This has got to go down as one of the most satisfying victories in years. And I include the UBL final win in that assessment. We have always known that there was an abundance of skill in the Clontarf squad. We knew they had heart and application also but until, you are truly tested in the most trying of circumstances the jury is always out on the depth of that particular well.
On Saturday the Clontarf squad reaffirmed why we do what we do; why the older guys bumble around organising things and raising funds and carrying bottles and making calls and doing all those thankless tasks that rank in club management terms alongside painting the Golden Gate Bridge. Running a club is an endless circle of revolving duty. It just keeps having to be done again. Every now and then a squad performance is required which reminds everyone that it is all worthwhile, that we are not making fools of ourselves, going nowhere, whittling frantically at a stick which turns out to be a steel bar.
On Saturday the Clontarf squad put in a performance of massive commitment and intensity on a day when you would be condemned as heartless if you put out the family duck. The rain started at 10.00am and grew steadily worse as the game time approached. The mild sense of irritation at the weather was heightened by the knowledge that the game could have gone ahead at 2.30 on the G4 but for the reluctance of the Cork visitors to adjust the IRFU designated time. To be fair it was entirely their call and they were fully informed and entitled to consider all possibilities in making their decision.
What no one could have predicted was that Clontarf would hurl themselves at the visitors with the fervour of Crusaders at the siege of Jerusalem. As Con attempted to apply the power game Clontarf responded by gang tackling the visitors on the gain line with psychopathic intent. As the pressure turned over ball the home side had the audacity to spin it wide where, against all odds, crucial passes stuck. In particular, Rob Keogh took a ball off his feet for the opening try with the dexterity of Inspector Gadget. Con responded with a massive maul that looked like a muddy white avalanche and Rob Keogh hammered in again to make it 12 8 at half time.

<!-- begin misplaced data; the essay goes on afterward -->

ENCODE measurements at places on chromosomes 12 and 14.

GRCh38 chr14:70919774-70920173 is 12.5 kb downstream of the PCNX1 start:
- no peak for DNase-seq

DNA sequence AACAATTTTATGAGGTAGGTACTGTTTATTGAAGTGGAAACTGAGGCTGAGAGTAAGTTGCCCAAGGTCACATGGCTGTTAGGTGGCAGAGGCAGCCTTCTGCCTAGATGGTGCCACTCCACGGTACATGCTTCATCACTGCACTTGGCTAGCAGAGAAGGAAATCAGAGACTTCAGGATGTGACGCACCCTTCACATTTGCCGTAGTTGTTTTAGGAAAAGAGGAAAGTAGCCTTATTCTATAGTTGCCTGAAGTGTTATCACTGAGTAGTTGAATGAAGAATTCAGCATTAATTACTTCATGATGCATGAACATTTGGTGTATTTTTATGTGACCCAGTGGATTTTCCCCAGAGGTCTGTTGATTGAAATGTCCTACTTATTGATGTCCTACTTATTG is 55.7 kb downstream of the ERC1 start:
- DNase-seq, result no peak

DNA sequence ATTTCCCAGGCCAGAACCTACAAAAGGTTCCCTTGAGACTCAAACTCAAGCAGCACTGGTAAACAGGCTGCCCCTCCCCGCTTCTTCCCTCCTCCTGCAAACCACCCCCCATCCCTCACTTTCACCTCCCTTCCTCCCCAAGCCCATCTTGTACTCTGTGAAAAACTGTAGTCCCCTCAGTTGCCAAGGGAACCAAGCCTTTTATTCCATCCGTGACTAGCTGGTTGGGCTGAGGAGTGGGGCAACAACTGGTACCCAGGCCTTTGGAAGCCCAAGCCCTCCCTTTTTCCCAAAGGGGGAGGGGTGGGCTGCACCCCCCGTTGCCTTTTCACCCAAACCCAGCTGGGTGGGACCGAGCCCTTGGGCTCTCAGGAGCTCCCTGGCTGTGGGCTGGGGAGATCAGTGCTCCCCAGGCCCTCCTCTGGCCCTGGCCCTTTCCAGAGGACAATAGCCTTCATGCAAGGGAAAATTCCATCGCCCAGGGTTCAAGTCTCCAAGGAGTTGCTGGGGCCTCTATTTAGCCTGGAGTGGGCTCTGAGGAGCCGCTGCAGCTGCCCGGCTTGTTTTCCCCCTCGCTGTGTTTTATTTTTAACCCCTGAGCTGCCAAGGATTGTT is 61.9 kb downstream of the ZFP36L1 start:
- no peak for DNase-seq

In the second half a penalty to Tarf and an unconverted try to Con made it 15 13 and the visitors started to grind on the power towards the car park as the game moved into the final quarter.
The final 15 minutes were glorious frenzy both on and off the pitch. The supporters (We few, We happy few, we band of brothers)*, who had been huddled against the elements like king penguins in the stand became roaringly animated as the Con pack upped the ante at the Tarf 22 searching for the winning score. When another enormous Clontarf wallop loosened the ball, and quick hands found Mick McGrath, the roars were of religious redemption as the winger stormed down the park into the Con 22 where two quick phases released him again on an inside pass for a certain 7 pointer by the posts. At 22 13 the game was not over but the hill for Con was now very steep, and very wet, and very muddy, and very very noisy!
Tarf were roared home by their support and all were heroic. It was a magnificent performance. Brave, calculated and amazing skilful considering the conditions. Special mention to James Doyle who made his UBL debut and didn’t drown!
- Shakespeare , Henry V, Act IV, Scene iii